While I wrote up the course description for School Of The Forest’s Family Bushcraft Week, I couldn’t help but think of the families in the neighborhood I grew up in, and our yearly “backyard campout”. Once every summer, all the fathers, and their kids would pitch tents in the small common ground behind our homes and sleep out for the weekend.
This wasn’t a remote camping experience, or a grand adventure of any kind obviously, but I know every kid in the neighborhood looked forward to it as soon as summer started to roll around. We enjoyed all the typical camping experiences; cooking over a fire, making smores, and telling ghost stories. I remember being awake and outdoors long past a kid’s normal bedtime, playing games and listening to all the dads catching up on each other’s lives.
This was a simple, inexpensive way for families to bond as well as a community building experience. As a kid, it was just a fun weekend around friends, but now that I’m older I see it as something that fed a deep-seated need in most people. Over the fall Wilderness living Semester, I read a book called “Tribe” by Stephen Junger. Junger explores the growth of human culture, and how we relied on each other on a day to day basis, and through overcoming adversity and daily challenges, our small social groups grew closer to each other. Modern life doesn’t offer a lot of opportunities like this, and when it does it can be somewhat contrived (I’m thinking of events like “mud runs”).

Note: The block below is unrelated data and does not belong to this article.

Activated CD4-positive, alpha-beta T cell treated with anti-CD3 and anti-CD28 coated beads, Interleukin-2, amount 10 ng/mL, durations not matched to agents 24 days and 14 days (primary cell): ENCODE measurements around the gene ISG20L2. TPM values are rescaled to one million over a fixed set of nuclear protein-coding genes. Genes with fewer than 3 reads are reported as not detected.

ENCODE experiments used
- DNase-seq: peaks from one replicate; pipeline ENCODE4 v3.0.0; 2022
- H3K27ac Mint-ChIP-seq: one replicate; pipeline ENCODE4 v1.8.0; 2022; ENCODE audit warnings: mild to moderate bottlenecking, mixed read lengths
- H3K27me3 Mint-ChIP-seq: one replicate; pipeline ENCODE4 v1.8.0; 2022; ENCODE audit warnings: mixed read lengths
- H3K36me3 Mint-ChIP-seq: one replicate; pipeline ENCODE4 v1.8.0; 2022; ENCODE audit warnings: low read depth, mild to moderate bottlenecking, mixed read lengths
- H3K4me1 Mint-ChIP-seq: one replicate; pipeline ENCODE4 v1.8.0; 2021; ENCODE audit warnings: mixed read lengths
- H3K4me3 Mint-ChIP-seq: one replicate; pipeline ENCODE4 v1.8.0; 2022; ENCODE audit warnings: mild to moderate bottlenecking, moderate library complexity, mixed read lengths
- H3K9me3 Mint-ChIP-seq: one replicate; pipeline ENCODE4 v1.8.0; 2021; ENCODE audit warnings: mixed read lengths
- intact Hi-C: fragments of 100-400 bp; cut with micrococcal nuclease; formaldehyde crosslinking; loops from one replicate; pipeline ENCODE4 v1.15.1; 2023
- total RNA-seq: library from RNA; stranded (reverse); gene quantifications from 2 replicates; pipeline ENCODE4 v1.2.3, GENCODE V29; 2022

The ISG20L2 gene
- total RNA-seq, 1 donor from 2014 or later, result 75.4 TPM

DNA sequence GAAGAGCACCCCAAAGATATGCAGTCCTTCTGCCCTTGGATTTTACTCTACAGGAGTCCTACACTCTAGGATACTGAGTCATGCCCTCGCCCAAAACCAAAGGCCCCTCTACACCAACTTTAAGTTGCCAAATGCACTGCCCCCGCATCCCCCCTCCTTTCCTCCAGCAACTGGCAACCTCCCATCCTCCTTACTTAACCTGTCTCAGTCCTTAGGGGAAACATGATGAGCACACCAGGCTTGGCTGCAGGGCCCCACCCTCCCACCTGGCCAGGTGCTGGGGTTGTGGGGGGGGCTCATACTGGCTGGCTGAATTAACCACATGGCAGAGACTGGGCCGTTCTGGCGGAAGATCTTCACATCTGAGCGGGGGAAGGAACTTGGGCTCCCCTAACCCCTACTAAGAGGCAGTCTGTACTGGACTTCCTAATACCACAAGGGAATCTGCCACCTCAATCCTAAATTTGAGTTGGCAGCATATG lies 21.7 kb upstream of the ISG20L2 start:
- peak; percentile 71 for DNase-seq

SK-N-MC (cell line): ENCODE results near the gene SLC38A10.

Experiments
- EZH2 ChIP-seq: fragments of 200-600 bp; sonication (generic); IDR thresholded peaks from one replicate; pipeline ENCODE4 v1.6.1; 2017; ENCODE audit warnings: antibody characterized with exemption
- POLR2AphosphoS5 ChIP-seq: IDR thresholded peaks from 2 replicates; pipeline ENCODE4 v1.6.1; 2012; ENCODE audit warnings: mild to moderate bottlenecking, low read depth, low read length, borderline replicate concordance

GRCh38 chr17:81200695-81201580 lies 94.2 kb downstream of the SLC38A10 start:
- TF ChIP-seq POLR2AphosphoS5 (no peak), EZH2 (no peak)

So that’s a big basis for the programming philosophy behind the Family Bushcraft Week. Families can come out and work together every day to meet their needs. We don’t do team building exercises or anything like that, but I feel confident in saying that a week of chopping wood to cook meals, building natural shelters to sleep in and working on outdoor projects and skills together will bring you closer together as a family, and help form friendships with other families on the course. My hope is that after attending this program, families might go home and start their own “Backyard Campout” tradition with their neighbors and watch their communities flourish for it.